• An SAP Business Suite Limited Professional User is a Named User authorized to perform limited operational roles supported by the licensed Software (excluding SBOP) and also includes the rights granted under the SAP Business Suite Business Information User. The license agreement should define in detail the limited use rights being performed by such Limited Professional User.”

The contract never gives the details that remove the ambiguity.

  • There are forbidden tables for given types (provided by user activity measurements), but no list of forbidden tables is clearly communicated. Table updates are not easy to track in SAP.
  • Accounts are consolidated across systems.
  • And there is the ‘new’ big stick: indirect usage: “any third party application, accessing SAP systems should be licensed for each user interacting with the third party application for the license type that would be required if the user was doing similar activity directly on an SAP system”. This has become an tough, potentially £55 million reality recently for Diageo—see PCWorld: SAP license fees are due even for indirect users, UK court says – PC …

Is SAP to blame?

  • By design, it is extremely hard to create black and white rules: customers and SAP partners create hundreds of transactions that potentially can do anything: in a medium large customer (20,000+ SAP users), I often identify 130 000 distinct transactions and reports.
  • Regarding indirect access, many publishers have similar rules.

Be better informed than your auditor… this will save you!

The key is to get control over the licensing situation to move to a fair discussion and a fair contract… You must become as informed or even better informed than the vendor or auditor, in case of an audit. If you have facts to discuss, even grey rules, you cannot be fooled, you can argue, even in an easier way that the rules are fuzzy. Let’s take two cases that closely represent what I have experienced multiple times:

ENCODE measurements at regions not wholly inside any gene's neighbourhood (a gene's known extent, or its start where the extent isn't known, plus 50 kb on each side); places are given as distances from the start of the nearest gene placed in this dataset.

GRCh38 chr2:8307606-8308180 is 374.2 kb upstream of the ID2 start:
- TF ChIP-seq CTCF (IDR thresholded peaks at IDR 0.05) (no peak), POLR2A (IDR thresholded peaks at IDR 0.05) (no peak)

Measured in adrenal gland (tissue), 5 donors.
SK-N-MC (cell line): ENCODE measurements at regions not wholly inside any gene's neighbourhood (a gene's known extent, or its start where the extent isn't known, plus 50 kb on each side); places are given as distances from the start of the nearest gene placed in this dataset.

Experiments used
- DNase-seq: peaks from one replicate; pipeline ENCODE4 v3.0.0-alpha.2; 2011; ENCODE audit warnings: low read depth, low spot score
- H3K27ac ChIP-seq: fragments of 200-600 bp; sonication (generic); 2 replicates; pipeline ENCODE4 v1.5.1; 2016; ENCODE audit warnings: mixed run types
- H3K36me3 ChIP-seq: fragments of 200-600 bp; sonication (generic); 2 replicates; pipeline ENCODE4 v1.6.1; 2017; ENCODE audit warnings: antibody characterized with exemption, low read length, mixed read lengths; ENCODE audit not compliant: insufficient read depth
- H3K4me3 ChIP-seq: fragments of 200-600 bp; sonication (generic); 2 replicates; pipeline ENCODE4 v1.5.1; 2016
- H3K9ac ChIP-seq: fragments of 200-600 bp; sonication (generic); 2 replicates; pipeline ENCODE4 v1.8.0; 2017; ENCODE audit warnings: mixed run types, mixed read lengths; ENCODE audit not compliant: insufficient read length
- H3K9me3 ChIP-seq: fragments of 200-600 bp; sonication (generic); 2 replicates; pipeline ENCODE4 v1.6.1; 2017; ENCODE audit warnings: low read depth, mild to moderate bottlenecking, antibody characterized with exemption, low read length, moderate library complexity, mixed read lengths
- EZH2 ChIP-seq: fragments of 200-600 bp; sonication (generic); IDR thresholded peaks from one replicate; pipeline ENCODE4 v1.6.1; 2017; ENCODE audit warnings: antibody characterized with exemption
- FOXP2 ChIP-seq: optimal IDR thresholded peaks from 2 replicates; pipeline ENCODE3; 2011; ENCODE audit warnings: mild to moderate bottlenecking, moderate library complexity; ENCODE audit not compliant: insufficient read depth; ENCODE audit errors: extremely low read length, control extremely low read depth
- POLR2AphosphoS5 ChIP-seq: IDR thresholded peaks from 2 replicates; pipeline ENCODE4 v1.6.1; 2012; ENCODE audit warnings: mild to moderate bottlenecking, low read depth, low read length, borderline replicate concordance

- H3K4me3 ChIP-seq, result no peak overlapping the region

Case1: Chaos— SAP has the power

  • “Mister customer, our audit revealed you have 5000 consolidated accounts that have no license types”
  • This represents a liability of 25 million, but you can pay 4 million and move to SAP HANA which we can offer you at a discount of 30%. This will be 3 million more, but you have a good deal and can start using this best-in-class technology!

Case 2: Controlled situation

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  • “Mister SAP, here are all the results. I have defined my license types based on actual utilization:
    • Time per week for Limited Professional users
    • Use of these 25 transactions for ESS users
    • Use of these 145 transactions for Employee users
    • Use of the developer key for developers
    • And… we have consolidated users accounts not just based on account name like you do, but removed other duplicate users
  • And by the way, I didn’t tell you that I retired 2000 accounts of people who left”

The customer has the negotiating power in situation 2 and the relationship with SAP moves from intimidation (Mr Customer, you have done something bad and you don’t know exactly what that is, but I know) to rational discussion. I have witnessed a well prepared customer avoid an audit in such cases.

Moving from the guilty child position to an adult to adult relationship is what proactive license optimization allows.

Here is the ideal approach to optimize your SAP licenses:

  • Deploy a powerful SAP inventory collection and software license optimization solution
  • Collect data containing Account details, Transaction history, Third party system RFC connections, and User roles
  • Align users’ License Types to their actual usage of SAP (perform transaction / usage profiling)
  • Retire users with low usage
  • Change user roles to close any discussion with SAP
    • SAP could argue potential usage provided by the user roles is what matters
    • If you can allocate simplified roles that are easy to document and discuss with SAP, that’s always better
    • If you can’t (this could turn out to be difficult), be prepared to have a factual discussion on actual usage that you can demonstrate in your software asset management (SAM) tool.